Will Your Child’s Giftedness Be Recognized?

Maybe not, if he’s black or brown

giftedness
(Image: iStock.com/Izabela Habur)

We’re all biased, even if we don’t think we are.

I was once working on a story about a woman business owner named Chris. As I read about Chris’s assertive moves to make her business a success, I was turned off by her brash opportunism. “This woman is really aggressive,” I thought.

Then, I saw a photo of Chris. Turns out Chris is a man—and for some reason, my indignant feelings about his aggression completely evaporated. I couldn’t believe it. Here I was, a supposedly enlightened person, interpreting the behaviors of a successful businessman very differently from those of a successful businesswoman.

 

The Bias of Teachers

 

Unfortunately, teachers are biased too—one study shows how teachers’ choices and viewpoints often mirror the bias that permeates our society.

The excerpt below from an article on Ozy.com shows how race and ethnicity—not just capability or need—determine what students get chosen for gifted programs or special education:

“Any parent would feel a surge of pride when their child is referred to gifted education—and, understandably, concern over a referral to special education. But when it comes to a teacher’s referral of a student to educational programs, it’s not just learning abilities that play a role in the decision process. Recent research has found that race can affect who is referred to gifted programs and to special education.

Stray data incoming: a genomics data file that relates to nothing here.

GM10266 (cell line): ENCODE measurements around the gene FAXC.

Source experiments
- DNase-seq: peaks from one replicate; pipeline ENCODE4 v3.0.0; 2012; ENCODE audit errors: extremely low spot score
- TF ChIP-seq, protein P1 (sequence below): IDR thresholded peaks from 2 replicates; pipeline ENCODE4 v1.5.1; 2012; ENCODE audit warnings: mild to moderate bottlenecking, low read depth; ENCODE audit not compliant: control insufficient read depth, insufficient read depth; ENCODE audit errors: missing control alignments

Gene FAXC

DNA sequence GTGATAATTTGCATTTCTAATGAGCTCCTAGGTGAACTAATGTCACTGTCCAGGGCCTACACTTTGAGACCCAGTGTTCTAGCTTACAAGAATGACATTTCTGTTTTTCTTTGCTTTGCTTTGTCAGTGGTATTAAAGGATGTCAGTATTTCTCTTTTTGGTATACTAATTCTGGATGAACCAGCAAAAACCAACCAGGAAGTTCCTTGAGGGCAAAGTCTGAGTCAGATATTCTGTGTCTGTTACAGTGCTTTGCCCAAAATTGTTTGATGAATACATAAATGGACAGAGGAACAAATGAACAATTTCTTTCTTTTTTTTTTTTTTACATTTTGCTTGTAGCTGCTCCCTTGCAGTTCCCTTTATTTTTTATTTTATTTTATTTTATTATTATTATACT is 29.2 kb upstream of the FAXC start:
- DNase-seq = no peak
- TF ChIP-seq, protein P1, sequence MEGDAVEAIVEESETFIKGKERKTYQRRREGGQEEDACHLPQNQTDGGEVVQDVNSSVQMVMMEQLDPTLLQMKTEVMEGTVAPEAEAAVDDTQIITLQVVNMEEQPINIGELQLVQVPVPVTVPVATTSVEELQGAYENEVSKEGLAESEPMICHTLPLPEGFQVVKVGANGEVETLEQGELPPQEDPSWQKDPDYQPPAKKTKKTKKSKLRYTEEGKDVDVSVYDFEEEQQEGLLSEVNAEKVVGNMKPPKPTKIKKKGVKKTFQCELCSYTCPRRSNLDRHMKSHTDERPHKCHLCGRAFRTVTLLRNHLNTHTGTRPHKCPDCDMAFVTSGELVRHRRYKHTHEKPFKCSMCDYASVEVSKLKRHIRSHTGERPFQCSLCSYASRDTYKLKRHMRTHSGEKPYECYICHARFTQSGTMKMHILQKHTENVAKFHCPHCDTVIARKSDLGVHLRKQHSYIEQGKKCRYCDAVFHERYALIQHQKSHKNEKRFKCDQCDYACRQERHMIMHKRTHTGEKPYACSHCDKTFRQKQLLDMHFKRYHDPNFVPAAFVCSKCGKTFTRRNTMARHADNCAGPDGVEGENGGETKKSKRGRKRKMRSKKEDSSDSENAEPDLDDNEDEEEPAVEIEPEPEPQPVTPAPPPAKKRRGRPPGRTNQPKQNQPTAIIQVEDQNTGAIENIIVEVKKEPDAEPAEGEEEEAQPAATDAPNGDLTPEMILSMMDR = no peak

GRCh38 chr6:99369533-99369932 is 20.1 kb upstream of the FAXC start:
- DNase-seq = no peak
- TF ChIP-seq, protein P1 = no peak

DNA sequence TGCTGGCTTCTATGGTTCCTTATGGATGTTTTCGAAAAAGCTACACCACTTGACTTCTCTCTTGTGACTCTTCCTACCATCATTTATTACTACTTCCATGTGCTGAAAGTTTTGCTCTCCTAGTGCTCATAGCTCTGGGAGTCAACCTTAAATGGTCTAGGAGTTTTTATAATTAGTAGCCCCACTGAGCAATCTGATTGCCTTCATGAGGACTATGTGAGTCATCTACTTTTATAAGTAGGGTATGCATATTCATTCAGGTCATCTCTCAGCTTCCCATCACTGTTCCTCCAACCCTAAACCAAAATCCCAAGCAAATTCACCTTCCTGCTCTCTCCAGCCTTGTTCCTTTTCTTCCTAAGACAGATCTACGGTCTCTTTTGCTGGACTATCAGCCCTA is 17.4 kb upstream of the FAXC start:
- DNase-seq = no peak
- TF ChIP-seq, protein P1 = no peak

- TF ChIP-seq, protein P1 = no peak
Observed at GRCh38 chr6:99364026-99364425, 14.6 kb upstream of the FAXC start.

Rachel Fish, an assistant professor of special education at NYU, assigned 70 third-grade teachers to read case studies of fictional male elementary school students and make recommendations. In each case study, certain characteristics of the student were altered, including race and ethnicity (conveyed by his name, such as “Carlos,” to indicate a Latino student), and whether he was learning English.

Also altered: factors hinting at his suitability as a candidate for gifted or special education—academic challenges, meant to suggest a learning disability; behavioral challenges, suggesting an emotional disorder; or academic strengths coupled with emotional sensitivity, a possible sign of giftedness. Teachers rated how likely they were to refer each student for gifted and special education testing. The finding?

It turns out white boys were more likely referred to special education when they showed academic challenges, and black and Latino boys were more likely referred when they showed behavioral challenges. Teachers were also more likely to refer white boys with high academic performance and emotional sensitivity to gifted education than their black and Latino counterparts.”

 

Read more at Ozy.com.